Creag Meagaidh

One of the first places in Scotland to seriously tackle centuries of land degradation, resulting in spectacular natural regeneration of woodland and forest
Credit: Nature Scot

At a glance


Inverness-shire, Scotland


3,954 hectares

Start date





Mountain, Broadleaved woodland, Rivers and streams, Heathlands and shrub and Rocky areas

Key species

Woolly willow, Highland saxifrage, Black grouse, Snow bunting, Mountain hare and Dotterel

Rewilding actions

Deer control and Natural regeneration

Engaging people

Tourism and Recreation

Creag Meagaidh National Nature Reserve covers 4,000 hectares in the south of the Monadhliath north of Loch Laggan in Scotland. Large-scale sheep farming and high deer numbers had devastated Creag Meagaidh over centuries. Trees weren't growing here. Instead, dying remnants of gnarled and twisted trees, bonsai height rowans and junipers lay strewn alongside bare hills. The area was then threatened with mass commercial Sitka spruce plantation. Following a heated public campaign to stop this, Creag Meagaidh came into public ownership in 1985.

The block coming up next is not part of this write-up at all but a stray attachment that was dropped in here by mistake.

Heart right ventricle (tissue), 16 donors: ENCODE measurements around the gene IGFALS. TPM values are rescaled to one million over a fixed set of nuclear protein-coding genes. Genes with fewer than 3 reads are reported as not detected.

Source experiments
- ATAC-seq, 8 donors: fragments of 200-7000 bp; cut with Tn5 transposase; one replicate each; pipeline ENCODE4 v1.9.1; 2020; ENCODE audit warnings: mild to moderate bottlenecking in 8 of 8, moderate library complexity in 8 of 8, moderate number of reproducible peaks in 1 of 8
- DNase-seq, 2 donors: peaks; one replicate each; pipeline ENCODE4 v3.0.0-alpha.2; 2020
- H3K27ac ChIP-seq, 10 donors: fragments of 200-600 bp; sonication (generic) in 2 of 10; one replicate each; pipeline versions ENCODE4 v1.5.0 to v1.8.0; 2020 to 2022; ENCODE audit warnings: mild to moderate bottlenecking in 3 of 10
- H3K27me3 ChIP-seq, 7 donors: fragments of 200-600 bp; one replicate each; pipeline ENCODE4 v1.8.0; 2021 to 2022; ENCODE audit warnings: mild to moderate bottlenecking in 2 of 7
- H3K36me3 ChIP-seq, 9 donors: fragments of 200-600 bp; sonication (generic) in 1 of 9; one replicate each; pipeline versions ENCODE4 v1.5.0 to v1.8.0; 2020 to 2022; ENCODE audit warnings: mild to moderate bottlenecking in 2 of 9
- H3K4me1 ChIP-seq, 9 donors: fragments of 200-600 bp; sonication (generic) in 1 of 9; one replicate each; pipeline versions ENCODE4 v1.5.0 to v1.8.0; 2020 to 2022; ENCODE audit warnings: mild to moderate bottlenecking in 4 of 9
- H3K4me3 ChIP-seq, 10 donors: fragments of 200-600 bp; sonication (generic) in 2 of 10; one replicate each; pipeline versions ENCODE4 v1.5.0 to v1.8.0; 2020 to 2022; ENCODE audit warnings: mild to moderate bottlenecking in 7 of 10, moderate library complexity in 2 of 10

The aim of the project was to enable the natural regeneration of woodland and forest by reducing the numbers of deer without planting new trees. It proved to be a resounding success. Trees are now regenerating naturally over a large area of Creag Meagaidh, creeping up the mountainside. It’s amazing to walk through the growing woodland and hear birdsong on the way to the dramatic Coire Ardair rockface. And it’s all thanks to a radical new approach taken 30 years ago.

The site is a National Nature Reserve and supports rare mountain plants such as woolly willow and Highland saxifrage, while black grouse flourish in the patchwork of woodland and open moorland.


Deer control was implemented to reduce population numbers down and encourage natural regeneration of native woodland. No tree planting was needed to supplement this as the seed source was present.

Images: Nature Scot


Credit: Nature Scot
Credit: Nature Scot
Credit: Nature Scot

Future Plans

  1. 1 Natural regeneration to continue across the landscape to create a diversity of species rich habitats

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